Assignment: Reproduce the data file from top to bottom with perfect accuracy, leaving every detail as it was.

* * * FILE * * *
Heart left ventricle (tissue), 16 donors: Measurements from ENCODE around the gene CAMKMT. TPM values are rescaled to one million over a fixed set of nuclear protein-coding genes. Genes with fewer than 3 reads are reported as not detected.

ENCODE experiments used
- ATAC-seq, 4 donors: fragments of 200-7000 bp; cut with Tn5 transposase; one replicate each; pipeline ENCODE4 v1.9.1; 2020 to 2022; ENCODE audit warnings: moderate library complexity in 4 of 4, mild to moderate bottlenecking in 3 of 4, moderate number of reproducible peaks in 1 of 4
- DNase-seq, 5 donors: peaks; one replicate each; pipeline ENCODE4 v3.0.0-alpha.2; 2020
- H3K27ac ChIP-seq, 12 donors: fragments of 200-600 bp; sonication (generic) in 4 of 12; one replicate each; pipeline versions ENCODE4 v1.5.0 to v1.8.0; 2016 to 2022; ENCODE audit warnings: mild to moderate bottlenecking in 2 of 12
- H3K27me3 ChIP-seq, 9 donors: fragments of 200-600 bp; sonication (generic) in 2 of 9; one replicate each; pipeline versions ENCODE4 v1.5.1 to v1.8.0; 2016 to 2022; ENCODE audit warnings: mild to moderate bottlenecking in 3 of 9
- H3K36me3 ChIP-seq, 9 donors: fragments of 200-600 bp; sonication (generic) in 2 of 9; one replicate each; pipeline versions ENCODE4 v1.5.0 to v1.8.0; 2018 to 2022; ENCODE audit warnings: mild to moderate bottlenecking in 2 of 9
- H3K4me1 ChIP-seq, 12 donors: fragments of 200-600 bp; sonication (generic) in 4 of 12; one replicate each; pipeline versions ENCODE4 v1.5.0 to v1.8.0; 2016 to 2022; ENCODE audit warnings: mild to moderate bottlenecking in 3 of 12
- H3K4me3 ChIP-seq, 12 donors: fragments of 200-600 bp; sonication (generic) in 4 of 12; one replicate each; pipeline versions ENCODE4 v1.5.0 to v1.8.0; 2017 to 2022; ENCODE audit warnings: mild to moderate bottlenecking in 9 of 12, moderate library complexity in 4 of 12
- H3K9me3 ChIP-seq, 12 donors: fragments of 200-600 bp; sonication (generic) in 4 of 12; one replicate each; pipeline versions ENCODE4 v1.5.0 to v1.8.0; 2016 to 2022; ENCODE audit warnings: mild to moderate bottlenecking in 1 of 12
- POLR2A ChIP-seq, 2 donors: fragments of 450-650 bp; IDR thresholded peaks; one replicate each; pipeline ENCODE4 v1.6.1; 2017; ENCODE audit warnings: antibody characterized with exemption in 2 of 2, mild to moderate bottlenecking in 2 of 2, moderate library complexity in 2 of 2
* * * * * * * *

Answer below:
Heart left ventricle (tissue), 16 donors: Measurements from ENCODE around the gene CAMKMT. TPM values are rescaled to one million over a fixed set of nuclear protein-coding genes. Genes with fewer than 3 reads are reported as not detected.

ENCODE experiments used
- ATAC-seq, 4 donors: fragments of 200-7000 bp; cut with Tn5 transposase; one replicate each; pipeline ENCODE4 v1.9.1; 2020 to 2022; ENCODE audit warnings: moderate library complexity in 4 of 4, mild to moderate bottlenecking in 3 of 4, moderate number of reproducible peaks in 1 of 4
- DNase-seq, 5 donors: peaks; one replicate each; pipeline ENCODE4 v3.0.0-alpha.2; 2020
- H3K27ac ChIP-seq, 12 donors: fragments of 200-600 bp; sonication (generic) in 4 of 12; one replicate each; pipeline versions ENCODE4 v1.5.0 to v1.8.0; 2016 to 2022; ENCODE audit warnings: mild to moderate bottlenecking in 2 of 12
- H3K27me3 ChIP-seq, 9 donors: fragments of 200-600 bp; sonication (generic) in 2 of 9; one replicate each; pipeline versions ENCODE4 v1.5.1 to v1.8.0; 2016 to 2022; ENCODE audit warnings: mild to moderate bottlenecking in 3 of 9
- H3K36me3 ChIP-seq, 9 donors: fragments of 200-600 bp; sonication (generic) in 2 of 9; one replicate each; pipeline versions ENCODE4 v1.5.0 to v1.8.0; 2018 to 2022; ENCODE audit warnings: mild to moderate bottlenecking in 2 of 9
- H3K4me1 ChIP-seq, 12 donors: fragments of 200-600 bp; sonication (generic) in 4 of 12; one replicate each; pipeline versions ENCODE4 v1.5.0 to v1.8.0; 2016 to 2022; ENCODE audit warnings: mild to moderate bottlenecking in 3 of 12
- H3K4me3 ChIP-seq, 12 donors: fragments of 200-600 bp; sonication (generic) in 4 of 12; one replicate each; pipeline versions ENCODE4 v1.5.0 to v1.8.0; 2017 to 2022; ENCODE audit warnings: mild to moderate bottlenecking in 9 of 12, moderate library complexity in 4 of 12
- H3K9me3 ChIP-seq, 12 donors: fragments of 200-600 bp; sonication (generic) in 4 of 12; one replicate each; pipeline versions ENCODE4 v1.5.0 to v1.8.0; 2016 to 2022; ENCODE audit warnings: mild to moderate bottlenecking in 1 of 12
- POLR2A ChIP-seq, 2 donors: fragments of 450-650 bp; IDR thresholded peaks; one replicate each; pipeline ENCODE4 v1.6.1; 2017; ENCODE audit warnings: antibody characterized with exemption in 2 of 2, mild to moderate bottlenecking in 2 of 2, moderate library complexity in 2 of 2